Abdominal surgery results in a painful wound that affects the abdominal muscles, which are important for coughing. The Lungs and respiratory tracts constantly secrete mucus that flows upwards to the Trachea then down the Oesophagus. The trachea is lined with a moist mucous-membrane layer composed of cells containing small hairlike projections called Cilia. The Cilia project into the channel (lumen) of the trachea to trap particles. The Cilia constantly move in a manner that pushes the mucus up to help clear the respiratory tract of pollutants, debris and bacteria. Here is a link to show the Cilia Movement:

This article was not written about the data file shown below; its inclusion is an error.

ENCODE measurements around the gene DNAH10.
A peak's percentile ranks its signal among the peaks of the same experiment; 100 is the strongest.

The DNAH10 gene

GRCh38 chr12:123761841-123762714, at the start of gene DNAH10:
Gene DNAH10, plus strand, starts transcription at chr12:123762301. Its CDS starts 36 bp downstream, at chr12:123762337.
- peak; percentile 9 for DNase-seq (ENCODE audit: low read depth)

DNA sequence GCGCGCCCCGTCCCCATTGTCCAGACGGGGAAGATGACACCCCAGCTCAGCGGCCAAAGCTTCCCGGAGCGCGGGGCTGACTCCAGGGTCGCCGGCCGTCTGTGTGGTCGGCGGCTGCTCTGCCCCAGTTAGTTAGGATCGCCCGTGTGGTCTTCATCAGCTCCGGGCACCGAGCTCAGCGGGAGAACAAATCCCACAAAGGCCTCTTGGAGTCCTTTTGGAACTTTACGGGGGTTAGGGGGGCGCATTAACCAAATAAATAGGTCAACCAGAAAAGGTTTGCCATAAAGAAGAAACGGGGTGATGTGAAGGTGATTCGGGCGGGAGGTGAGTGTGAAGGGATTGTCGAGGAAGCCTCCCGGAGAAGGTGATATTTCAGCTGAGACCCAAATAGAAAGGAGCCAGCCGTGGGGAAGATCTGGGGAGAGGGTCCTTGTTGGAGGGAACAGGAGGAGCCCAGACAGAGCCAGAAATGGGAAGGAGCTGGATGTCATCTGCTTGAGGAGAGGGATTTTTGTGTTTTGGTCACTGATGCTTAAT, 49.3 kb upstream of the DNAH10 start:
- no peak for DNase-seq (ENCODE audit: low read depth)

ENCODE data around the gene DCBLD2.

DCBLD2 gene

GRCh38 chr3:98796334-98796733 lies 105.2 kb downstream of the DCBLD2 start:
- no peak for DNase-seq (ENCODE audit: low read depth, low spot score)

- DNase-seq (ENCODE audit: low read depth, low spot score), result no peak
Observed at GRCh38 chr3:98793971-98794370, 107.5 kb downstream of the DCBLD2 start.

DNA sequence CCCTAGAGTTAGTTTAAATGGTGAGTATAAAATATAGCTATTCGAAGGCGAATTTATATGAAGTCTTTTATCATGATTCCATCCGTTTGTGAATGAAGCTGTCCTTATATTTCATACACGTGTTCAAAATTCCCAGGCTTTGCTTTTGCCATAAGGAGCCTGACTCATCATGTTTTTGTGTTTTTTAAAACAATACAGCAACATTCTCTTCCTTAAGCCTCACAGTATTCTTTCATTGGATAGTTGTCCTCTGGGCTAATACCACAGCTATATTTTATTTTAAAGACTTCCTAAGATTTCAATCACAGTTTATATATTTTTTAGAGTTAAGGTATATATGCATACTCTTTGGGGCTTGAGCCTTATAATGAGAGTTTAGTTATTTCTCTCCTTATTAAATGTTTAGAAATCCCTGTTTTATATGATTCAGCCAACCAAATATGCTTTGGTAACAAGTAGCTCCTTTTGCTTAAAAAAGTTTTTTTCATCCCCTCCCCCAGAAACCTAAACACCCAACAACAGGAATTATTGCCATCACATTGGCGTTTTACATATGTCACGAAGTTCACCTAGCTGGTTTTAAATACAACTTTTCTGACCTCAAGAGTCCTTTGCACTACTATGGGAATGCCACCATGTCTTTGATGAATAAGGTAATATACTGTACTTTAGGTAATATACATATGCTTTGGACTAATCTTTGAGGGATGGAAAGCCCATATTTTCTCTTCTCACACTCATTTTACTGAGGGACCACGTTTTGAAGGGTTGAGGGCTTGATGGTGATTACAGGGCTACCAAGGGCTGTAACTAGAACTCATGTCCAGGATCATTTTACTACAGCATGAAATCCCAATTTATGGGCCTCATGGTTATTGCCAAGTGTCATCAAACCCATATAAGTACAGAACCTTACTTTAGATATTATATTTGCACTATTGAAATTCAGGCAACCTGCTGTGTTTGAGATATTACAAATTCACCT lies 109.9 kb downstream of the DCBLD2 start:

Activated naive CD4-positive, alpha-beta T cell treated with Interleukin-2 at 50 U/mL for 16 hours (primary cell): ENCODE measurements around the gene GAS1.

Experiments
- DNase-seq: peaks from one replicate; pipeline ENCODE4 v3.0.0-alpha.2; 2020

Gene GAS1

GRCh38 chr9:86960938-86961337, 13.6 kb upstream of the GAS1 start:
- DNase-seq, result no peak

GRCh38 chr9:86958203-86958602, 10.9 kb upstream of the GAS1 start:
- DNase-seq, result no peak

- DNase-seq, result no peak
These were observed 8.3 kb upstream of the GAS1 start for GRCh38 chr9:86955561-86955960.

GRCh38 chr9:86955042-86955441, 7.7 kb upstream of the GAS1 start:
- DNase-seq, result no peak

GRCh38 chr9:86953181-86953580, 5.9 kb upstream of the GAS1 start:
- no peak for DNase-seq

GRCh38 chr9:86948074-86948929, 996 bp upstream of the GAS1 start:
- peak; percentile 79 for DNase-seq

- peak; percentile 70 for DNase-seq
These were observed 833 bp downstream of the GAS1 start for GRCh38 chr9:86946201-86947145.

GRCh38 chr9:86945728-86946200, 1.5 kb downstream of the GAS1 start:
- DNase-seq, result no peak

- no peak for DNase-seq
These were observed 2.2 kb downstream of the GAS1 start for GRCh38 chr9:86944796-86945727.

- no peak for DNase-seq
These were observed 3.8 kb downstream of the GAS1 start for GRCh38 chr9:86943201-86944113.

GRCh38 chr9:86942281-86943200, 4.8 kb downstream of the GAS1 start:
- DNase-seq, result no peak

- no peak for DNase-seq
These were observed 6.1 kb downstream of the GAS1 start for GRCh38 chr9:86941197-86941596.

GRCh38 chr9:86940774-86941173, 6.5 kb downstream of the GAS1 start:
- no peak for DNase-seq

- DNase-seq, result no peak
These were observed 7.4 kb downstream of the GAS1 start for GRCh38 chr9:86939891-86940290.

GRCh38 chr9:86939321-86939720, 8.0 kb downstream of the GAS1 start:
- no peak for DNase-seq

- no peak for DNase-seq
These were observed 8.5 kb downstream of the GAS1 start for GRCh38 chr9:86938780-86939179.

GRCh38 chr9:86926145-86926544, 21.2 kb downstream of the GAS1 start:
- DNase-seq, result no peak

Abdominal Surgery reduces the efficiency of the cough reflex due to abdominal wound pain, while the Anaesthetic results in an increase in mucus due to the upper respiratory tract trauma, with some anaesthetic drugs also increasing these secretions and suppressing Cilia movement. All that eventually results in secretions being produced at a higher rate than being evacuated leading them to accumulate and resulting in an increased risk of lung infection.